As I sit here in LaGuardia with the McCain-Palin ticket bleating away in the background, I'm hit with a bit of deja vu — mostly because I heard their speeches yesterday in Lebanon, Ohio so I am pretty sure that, just like Sarah Palin's speech is pretty much word for word, I'd bet that McCain's going to reiterate the same points that he made yesterday — including his attack on his "opponent" that he's never stood up to his party (which isn't quite true when you consider that lil' ol' Iraq war vote, but also, McCain's party was the party of the Bush administration so therere *may* have been a bit more to stand up for, which I'm sure he can be proud of having done approximately 5% of the time. Sheesh.
But also, and more to the point, no doubt he will go on about how he will veto pork-barrel spending and rein in earmarks and how he's always been so maverickly anti-earmark and pork-barrelling. As a matter of fact, he has not — and back when the media was allowed to question him without passing a strict prior deference-and-respect test, a certain sharp-eyed journalist caught him out on that. The year was 1999, and it was Steve Carrell with the Daily Show. Charlie Gibson, take note:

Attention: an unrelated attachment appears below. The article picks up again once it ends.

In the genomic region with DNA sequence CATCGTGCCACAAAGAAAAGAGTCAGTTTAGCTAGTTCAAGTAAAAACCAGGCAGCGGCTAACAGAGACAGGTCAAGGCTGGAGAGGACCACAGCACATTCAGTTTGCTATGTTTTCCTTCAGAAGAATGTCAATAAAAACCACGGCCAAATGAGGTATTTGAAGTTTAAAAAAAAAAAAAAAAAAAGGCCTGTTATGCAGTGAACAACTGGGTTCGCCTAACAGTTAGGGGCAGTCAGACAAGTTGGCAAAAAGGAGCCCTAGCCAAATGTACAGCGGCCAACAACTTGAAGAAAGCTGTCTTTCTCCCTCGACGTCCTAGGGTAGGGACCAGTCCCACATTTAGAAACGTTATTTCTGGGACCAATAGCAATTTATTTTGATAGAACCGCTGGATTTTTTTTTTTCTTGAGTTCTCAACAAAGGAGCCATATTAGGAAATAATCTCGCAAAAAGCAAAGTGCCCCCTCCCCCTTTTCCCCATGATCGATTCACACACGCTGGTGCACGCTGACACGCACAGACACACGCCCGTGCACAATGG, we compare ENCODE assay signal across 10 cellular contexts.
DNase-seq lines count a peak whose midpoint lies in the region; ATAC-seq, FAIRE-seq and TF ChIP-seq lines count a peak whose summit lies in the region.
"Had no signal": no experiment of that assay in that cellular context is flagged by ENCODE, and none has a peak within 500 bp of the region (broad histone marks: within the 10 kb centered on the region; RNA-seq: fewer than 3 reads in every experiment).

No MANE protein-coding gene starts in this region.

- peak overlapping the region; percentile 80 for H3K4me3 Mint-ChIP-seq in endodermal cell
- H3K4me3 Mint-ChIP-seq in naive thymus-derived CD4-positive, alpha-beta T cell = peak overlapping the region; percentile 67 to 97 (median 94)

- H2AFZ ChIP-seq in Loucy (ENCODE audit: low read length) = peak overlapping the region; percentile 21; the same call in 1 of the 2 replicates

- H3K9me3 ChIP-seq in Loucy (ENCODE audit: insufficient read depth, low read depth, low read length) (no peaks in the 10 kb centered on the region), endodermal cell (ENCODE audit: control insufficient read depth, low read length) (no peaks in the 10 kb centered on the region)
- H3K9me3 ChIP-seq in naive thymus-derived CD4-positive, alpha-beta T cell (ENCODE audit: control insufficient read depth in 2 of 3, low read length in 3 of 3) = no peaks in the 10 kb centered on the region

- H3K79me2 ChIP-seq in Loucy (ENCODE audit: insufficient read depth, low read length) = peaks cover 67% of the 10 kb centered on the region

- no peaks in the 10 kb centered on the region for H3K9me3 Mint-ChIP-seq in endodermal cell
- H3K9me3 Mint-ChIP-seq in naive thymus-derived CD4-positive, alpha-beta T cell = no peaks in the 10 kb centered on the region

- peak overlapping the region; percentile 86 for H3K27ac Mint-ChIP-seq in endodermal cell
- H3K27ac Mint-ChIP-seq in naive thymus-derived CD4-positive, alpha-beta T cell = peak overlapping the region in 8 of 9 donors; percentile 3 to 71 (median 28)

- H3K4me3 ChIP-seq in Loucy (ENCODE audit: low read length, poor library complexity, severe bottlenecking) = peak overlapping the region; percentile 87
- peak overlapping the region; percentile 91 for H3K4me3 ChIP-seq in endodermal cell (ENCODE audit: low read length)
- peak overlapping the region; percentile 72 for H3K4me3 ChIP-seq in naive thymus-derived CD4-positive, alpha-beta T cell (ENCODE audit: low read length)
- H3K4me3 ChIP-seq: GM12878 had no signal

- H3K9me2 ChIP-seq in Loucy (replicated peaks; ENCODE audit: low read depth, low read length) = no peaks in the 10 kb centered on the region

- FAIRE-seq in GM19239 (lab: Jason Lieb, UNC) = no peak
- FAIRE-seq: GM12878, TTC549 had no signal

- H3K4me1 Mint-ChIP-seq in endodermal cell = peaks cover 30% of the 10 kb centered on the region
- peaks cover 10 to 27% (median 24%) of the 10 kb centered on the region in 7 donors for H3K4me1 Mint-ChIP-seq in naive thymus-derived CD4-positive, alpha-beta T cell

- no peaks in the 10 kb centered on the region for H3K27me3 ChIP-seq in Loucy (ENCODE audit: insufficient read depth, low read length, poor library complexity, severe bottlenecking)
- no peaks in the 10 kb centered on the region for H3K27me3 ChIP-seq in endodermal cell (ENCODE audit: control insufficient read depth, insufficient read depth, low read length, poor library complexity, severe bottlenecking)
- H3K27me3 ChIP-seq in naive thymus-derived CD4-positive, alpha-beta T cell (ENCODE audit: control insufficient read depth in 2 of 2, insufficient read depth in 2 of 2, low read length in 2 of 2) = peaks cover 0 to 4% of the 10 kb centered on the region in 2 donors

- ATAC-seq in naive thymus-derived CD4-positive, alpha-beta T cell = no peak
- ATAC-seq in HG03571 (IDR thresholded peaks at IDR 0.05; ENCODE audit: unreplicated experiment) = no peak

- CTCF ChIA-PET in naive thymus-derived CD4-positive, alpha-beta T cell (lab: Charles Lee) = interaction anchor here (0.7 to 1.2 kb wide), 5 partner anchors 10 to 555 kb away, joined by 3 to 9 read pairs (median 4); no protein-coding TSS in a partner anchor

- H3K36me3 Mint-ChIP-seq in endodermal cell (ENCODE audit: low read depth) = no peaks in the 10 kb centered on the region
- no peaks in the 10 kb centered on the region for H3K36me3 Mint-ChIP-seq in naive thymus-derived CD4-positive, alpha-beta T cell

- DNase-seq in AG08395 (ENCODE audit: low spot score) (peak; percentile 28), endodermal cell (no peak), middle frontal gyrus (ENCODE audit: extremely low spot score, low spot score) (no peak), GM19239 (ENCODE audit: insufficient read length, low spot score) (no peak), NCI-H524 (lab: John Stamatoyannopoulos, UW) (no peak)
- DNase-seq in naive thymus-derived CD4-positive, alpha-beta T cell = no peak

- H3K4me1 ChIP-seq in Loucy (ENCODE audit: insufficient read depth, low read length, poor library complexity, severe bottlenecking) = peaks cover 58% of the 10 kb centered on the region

Here's some backstory to this clip, from the New Yorker's "Annals of Entertainment: Is It Funny Yet?" by Tad Friend, from February 11, 2002:
"In late 1999, one of the show's correspondents, Steve Carell, boarded Senator McCain's campaign bus, the Straight Talk Express, and asked the candidate to name his favorite movie and his favorite book. Then, with no change in his expression, he asked McCain how he could reconcile his criticism of pork-barrel politics with the fact that "while you were chairman of the Commerce Committee, that committee set a record for unauthorized appropriations." For a long moment, McCain was speechless. Carell started laughing. "I'm just kidding!" he said. "I don't even know what that means!""That's a true fact, that question," [then-head writer Ben] Karlin said. "And McCain was caught in the headlights. But we punctured it with a joke, so all you're left with is funny and awkward. It's bittersweet." For months after the interview, McCain played a tape of the exchange with Carell on the Straight Talk Express's video screen — a decision that does him credit.
Guess he lost the videotape or something.